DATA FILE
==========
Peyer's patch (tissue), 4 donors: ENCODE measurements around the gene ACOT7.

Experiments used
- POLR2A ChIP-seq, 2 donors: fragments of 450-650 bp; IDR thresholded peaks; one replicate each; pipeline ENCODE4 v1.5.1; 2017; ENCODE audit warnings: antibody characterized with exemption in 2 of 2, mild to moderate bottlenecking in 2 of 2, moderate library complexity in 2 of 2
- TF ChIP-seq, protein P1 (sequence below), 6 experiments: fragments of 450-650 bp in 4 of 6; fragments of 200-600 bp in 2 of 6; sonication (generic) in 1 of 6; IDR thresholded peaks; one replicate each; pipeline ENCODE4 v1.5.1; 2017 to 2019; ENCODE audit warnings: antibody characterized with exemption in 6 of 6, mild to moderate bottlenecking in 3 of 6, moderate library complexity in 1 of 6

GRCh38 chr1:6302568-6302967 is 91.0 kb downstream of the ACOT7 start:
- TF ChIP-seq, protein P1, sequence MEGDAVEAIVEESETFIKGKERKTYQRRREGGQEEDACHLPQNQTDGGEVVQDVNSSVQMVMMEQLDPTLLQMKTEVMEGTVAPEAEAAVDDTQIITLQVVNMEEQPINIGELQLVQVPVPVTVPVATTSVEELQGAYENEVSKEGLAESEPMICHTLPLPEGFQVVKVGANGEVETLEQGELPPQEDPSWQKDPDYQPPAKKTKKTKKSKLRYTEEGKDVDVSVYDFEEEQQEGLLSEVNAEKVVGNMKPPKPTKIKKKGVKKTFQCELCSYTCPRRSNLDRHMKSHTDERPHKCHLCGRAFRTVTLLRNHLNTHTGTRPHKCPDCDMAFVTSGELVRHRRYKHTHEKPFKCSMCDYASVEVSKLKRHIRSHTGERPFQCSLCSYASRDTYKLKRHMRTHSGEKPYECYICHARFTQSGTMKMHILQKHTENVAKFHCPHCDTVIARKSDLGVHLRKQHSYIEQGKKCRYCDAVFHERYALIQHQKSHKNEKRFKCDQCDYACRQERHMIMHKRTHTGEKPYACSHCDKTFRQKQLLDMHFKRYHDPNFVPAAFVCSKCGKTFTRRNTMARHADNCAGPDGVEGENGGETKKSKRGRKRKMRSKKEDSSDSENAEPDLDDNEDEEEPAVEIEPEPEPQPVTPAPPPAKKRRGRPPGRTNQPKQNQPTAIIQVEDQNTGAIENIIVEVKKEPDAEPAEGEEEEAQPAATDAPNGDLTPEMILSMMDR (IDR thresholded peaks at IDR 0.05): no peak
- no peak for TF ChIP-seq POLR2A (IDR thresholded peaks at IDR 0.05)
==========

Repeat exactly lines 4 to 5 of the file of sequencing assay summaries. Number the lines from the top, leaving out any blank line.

- TF ChIP-seq, protein P1 (sequence below), 6 experiments: fragments of 450-650 bp in 4 of 6; fragments of 200-600 bp in 2 of 6; sonication (generic) in 1 of 6; IDR thresholded peaks; one replicate each; pipeline ENCODE4 v1.5.1; 2017 to 2019; ENCODE audit warnings: antibody characterized with exemption in 6 of 6, mild to moderate bottlenecking in 3 of 6, moderate library complexity in 1 of 6

GRCh38 chr1:6302568-6302967 is 91.0 kb downstream of the ACOT7 start: